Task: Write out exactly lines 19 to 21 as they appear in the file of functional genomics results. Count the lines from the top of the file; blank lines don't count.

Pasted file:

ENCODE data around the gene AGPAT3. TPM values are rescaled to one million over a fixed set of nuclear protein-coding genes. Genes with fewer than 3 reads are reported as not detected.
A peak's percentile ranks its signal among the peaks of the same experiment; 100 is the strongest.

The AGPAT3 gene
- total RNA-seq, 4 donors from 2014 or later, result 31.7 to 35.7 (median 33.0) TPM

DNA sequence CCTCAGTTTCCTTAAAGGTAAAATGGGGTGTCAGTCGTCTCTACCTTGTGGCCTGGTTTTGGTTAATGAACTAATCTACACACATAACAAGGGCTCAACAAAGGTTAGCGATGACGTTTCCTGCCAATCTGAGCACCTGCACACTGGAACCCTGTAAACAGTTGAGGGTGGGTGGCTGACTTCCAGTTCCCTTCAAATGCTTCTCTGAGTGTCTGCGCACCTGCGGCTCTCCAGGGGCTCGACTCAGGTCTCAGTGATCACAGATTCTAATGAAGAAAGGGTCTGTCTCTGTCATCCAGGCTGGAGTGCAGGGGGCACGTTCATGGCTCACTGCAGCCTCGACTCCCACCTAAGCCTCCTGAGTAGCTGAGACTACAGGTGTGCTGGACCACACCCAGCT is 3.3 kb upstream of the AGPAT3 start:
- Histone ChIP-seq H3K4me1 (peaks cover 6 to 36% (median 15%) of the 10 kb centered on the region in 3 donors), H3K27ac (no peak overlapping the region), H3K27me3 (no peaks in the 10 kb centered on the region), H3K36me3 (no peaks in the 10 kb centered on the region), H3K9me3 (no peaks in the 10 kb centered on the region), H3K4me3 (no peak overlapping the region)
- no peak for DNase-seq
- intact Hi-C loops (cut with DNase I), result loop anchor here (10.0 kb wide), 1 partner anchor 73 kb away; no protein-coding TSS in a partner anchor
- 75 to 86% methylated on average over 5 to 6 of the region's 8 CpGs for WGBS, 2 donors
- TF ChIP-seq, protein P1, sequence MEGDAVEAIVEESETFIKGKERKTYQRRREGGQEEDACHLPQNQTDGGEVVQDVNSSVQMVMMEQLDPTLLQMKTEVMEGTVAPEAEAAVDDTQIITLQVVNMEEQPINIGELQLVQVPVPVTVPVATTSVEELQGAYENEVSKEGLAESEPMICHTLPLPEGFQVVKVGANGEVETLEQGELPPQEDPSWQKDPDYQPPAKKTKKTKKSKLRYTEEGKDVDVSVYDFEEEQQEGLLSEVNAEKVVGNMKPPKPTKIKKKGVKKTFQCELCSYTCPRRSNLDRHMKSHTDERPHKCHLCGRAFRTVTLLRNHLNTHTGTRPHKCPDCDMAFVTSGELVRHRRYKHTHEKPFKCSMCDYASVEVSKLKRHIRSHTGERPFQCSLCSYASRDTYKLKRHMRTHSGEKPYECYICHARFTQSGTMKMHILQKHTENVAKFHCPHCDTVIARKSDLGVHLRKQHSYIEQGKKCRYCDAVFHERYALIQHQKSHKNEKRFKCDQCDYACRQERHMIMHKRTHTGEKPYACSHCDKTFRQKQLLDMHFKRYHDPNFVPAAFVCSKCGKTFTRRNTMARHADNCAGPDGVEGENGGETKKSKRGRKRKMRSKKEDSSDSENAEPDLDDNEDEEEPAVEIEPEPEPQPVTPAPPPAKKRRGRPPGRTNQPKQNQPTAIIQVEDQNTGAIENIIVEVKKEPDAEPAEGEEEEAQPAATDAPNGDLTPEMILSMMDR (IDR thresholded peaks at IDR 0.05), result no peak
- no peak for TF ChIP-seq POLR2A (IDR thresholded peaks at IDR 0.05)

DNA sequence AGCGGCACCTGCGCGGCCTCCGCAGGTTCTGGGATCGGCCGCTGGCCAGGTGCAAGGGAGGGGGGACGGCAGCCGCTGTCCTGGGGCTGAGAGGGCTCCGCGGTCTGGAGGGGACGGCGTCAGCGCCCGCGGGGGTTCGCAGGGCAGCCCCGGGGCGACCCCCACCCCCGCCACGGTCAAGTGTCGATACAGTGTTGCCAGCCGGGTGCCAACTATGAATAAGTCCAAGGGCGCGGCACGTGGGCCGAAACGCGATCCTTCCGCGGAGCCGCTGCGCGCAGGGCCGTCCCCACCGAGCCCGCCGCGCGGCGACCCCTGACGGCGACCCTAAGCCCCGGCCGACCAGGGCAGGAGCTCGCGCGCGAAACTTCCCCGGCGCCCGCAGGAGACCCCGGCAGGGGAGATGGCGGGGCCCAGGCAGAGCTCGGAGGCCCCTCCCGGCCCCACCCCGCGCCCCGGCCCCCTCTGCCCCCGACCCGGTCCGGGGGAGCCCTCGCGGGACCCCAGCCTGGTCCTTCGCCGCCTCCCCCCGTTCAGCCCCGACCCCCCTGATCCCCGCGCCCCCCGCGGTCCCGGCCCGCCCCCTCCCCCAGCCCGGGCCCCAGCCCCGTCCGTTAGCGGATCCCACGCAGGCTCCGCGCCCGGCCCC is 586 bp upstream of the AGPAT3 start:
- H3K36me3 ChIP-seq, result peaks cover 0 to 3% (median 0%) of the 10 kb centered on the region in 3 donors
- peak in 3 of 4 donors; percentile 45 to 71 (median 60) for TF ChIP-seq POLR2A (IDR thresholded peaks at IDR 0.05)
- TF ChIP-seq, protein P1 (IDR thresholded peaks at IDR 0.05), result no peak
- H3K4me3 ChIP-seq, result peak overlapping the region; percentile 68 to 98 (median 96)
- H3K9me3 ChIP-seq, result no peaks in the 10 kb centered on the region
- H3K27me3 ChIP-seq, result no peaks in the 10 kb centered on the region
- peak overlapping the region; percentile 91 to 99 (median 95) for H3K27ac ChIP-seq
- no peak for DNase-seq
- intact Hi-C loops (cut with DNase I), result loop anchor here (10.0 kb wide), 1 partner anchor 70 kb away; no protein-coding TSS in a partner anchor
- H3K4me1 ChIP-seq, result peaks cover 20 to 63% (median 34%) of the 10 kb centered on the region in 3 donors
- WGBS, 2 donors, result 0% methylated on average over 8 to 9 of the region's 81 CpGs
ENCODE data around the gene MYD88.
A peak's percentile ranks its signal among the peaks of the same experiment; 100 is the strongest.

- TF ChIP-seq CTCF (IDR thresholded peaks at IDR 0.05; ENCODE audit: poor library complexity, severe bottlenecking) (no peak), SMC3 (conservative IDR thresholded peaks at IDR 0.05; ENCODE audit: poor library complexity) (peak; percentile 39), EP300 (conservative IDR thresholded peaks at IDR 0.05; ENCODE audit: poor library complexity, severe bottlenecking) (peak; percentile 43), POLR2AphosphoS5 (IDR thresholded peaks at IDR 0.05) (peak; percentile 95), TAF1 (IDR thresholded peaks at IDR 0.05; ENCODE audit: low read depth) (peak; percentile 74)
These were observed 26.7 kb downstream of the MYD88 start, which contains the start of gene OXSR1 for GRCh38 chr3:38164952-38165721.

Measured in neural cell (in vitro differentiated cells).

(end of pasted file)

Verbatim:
- peak overlapping the region; percentile 91 to 99 (median 95) for H3K27ac ChIP-seq
- no peak for DNase-seq
- intact Hi-C loops (cut with DNase I), result loop anchor here (10.0 kb wide), 1 partner anchor 70 kb away; no protein-coding TSS in a partner anchor